It is late 1987 and David Letterman is in his element - cameras rolling, a new guest moments away from joining him onstage, and a biting joke about to fire out from his lips.
Since debuting as the host of NBC's "Late Night" in 1982, the comedian had been lobbing sarcasm and irony, delivered in an Indiana aw-shucks style, at the absurdities of the "greed is good" era. His next guest is a plump target, a walking, talking embodiment of the bloated egos and burning vanities of the 1980s.
"Our next guest tonight has enough money to give everyone in the audience a million dollars," Letterman says, his face splitting in a huge smile at the absurd statement as the audience explodes in cheers.
As the applause continues, a crafty tech swings a camera to the stage's edge, where real estate developer Donald Trump is caught poking his head out from backstage to soak up the crowd's response.
"At the beginning of the show, I said you either love him or you hate him," Letterman says to his guest once he sits down. Trump, fresh off the success of his book "The Art of the Deal," is making his first visit to Letterman's show. "Now do you find that's true? Does everybody love you or does everybody hate you?"
"Most people love me, and few have great distaste for me, David," Trump says, his voice quiet - a contrast to the harsh carnival bark he'd use decades later in politics. "I sort of speak my mind."
The December 1987 episode launched a decades-long on-screen dance between the two men. Trump would reportedly go on to appear more than 30 times on both Letterman's "Late Night" and its CBS successor, "Late Show."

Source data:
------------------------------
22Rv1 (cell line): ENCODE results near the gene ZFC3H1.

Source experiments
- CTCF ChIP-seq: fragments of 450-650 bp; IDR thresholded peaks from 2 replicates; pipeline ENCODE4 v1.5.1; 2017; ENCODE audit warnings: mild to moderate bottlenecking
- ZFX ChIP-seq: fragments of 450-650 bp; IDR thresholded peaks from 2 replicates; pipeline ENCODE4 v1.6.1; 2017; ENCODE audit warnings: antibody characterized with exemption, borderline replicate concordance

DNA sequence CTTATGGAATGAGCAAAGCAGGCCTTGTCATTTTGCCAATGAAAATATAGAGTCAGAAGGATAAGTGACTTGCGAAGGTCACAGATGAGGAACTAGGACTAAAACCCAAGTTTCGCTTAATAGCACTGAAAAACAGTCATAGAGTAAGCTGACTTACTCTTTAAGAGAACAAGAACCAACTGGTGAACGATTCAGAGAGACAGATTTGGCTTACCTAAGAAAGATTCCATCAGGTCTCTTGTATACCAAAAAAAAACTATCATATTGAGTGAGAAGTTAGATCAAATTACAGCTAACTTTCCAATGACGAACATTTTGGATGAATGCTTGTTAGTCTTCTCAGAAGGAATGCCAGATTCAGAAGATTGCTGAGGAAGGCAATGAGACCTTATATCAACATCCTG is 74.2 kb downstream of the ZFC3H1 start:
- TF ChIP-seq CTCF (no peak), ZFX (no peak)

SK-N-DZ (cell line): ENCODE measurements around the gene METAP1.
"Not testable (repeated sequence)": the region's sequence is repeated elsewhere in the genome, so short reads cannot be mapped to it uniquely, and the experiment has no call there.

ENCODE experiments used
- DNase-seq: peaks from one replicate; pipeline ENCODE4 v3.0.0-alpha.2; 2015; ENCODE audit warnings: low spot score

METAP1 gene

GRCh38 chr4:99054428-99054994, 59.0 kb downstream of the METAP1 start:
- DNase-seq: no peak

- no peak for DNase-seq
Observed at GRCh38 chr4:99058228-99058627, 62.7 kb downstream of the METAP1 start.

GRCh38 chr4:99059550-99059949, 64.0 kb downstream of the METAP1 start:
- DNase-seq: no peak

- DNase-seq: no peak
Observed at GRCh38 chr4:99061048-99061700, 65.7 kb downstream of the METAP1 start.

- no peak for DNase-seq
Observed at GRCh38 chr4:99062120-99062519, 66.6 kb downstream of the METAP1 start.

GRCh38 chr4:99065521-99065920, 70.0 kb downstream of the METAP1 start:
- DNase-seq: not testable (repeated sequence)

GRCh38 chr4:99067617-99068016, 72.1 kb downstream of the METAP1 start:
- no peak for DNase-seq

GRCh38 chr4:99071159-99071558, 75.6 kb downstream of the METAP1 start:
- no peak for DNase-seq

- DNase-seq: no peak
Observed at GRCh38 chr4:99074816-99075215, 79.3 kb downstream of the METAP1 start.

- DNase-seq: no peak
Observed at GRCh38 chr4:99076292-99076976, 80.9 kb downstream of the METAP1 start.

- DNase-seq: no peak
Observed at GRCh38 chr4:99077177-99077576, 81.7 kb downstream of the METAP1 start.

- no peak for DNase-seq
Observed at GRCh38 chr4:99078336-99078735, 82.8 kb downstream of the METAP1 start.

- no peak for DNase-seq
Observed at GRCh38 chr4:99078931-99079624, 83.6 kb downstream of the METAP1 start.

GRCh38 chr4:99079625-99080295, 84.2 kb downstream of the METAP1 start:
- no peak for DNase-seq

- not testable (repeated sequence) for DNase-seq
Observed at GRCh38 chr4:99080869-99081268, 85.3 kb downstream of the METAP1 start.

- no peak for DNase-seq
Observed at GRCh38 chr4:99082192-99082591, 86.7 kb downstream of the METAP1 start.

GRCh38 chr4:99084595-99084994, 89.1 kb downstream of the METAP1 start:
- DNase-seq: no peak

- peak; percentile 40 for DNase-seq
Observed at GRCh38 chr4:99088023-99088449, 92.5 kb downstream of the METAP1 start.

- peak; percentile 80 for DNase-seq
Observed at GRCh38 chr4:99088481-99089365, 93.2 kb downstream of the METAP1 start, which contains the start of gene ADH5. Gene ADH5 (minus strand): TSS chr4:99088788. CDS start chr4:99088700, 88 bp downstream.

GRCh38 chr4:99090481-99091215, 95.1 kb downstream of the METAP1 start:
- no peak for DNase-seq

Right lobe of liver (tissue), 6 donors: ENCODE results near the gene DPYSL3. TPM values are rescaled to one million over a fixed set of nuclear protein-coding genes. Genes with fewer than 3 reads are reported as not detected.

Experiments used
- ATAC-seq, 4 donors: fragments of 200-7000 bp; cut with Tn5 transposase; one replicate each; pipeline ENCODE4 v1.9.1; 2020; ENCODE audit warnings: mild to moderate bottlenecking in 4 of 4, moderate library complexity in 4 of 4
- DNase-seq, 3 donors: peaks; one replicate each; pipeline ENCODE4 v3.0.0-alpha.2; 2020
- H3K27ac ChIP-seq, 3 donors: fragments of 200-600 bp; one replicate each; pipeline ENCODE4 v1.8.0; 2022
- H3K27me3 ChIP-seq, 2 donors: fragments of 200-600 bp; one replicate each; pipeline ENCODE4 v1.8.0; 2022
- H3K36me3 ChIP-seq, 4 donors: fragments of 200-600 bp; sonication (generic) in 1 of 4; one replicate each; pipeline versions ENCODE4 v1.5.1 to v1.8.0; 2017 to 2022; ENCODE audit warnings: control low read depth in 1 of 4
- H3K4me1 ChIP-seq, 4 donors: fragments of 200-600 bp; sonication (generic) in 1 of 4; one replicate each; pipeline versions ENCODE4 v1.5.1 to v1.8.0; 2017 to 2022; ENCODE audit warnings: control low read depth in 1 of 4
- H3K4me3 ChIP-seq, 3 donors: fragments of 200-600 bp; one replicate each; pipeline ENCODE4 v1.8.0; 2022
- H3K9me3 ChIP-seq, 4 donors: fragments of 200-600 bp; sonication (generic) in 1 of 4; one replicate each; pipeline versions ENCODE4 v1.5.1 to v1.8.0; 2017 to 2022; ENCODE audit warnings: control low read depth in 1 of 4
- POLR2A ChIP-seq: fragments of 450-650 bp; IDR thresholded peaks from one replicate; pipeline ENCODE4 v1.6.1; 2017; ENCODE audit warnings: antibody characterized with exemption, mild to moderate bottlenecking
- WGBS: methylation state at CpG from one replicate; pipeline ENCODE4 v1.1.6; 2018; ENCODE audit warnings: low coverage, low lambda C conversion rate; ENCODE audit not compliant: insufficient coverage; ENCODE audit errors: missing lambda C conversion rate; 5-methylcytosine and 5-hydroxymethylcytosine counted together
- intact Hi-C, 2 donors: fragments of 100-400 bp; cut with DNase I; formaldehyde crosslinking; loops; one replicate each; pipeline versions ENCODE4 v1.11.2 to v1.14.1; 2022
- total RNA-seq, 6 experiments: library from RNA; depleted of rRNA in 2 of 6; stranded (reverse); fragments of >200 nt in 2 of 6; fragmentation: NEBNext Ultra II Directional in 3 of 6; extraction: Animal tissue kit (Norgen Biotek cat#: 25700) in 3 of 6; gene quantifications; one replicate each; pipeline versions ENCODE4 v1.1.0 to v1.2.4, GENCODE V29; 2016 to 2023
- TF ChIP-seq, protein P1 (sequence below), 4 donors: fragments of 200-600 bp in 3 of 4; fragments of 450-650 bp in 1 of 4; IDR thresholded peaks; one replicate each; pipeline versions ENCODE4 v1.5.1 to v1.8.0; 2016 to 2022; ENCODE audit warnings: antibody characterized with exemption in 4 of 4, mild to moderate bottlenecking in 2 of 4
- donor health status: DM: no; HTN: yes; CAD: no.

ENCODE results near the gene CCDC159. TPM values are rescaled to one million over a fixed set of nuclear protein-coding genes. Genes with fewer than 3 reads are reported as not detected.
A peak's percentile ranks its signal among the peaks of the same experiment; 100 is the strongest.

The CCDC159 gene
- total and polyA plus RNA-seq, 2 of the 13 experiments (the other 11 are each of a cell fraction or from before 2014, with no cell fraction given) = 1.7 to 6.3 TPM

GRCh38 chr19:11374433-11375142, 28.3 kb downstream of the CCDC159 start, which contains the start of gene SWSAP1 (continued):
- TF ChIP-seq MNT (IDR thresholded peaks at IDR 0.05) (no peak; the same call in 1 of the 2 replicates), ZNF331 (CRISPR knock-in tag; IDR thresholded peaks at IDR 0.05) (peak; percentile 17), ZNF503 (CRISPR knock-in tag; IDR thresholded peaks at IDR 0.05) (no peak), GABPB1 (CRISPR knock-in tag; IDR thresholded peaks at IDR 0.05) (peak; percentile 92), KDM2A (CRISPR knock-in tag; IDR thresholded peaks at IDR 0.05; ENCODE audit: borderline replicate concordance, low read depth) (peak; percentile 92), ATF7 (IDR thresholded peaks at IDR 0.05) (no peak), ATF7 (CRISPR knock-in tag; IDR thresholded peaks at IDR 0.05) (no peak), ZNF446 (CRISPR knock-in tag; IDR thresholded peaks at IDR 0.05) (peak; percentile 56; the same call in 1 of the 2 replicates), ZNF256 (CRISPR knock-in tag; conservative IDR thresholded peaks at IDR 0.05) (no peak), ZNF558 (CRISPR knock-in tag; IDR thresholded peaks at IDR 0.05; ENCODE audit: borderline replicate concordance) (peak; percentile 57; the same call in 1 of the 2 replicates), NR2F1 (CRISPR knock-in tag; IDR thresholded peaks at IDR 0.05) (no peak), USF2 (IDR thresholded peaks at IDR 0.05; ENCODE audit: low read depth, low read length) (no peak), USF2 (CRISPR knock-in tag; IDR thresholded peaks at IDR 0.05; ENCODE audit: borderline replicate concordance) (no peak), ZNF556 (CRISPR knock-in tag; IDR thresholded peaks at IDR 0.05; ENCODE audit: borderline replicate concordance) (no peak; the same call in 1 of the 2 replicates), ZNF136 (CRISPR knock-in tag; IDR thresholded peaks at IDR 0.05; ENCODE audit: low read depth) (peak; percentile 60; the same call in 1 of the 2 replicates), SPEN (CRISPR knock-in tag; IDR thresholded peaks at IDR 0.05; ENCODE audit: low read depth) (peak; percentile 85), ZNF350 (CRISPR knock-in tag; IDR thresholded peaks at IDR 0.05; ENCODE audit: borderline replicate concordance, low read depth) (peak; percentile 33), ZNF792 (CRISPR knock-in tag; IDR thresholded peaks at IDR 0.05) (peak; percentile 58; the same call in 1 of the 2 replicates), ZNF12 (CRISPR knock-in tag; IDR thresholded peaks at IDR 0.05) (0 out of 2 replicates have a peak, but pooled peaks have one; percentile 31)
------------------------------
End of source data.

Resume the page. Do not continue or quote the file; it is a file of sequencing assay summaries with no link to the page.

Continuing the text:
"More than 30? Wow! You're welcome, America," Letterman said this week when he was told about the stat on The Hollywood Reporter's Awards Chatter podcast. But in his interview on Tuesday, the 72-year-old comedy legend left little doubt about where he falls on that question he asked Trump back in 1987: Love him or hate him?
"I had no sense that he was the soulless bastard that he's turned into," Letterman said on the podcast.
Letterman is far from the only media personality rehashing his history with Trump in light of his ascent to the presidency.
Trump landed in politics with a persona - wealthy playboy, savvy tycoon, gruff truth-teller - ironed into place by decades of media appearances. From Letterman's guest chairs to Howard Stern's radio show to the board room of "The Apprentice," America got regular doses of Trump well before he ran for office. Letterman and others like Stern beamed Trump to the masses for entertainment. For Letterman, it's not funny anymore.
"He used to be kind of like the boob of New York that pretended to be wealthy, or we thought was wealthy, and now he's just a psychotic," Letterman told THR. "Is that putting too fine a point on it?"
Trump popped up on Stern's immensely popular radio show on dozens of occasions between 1993 and 2015, calling into the show and appearing in the studio. Often, the shock jock maneuvered the conversations toward sex, with Trump boasting about his alleged bedroom antics.
"He's one of the best guests ever," Stern told "CBS Sunday Morning" last month. "As a radio guest, he says whatever pops into his mind. And he understands how to play that game - doesn't appeal to everyone, but it appeals to enough people, that style appeals to enough people, to turn them on."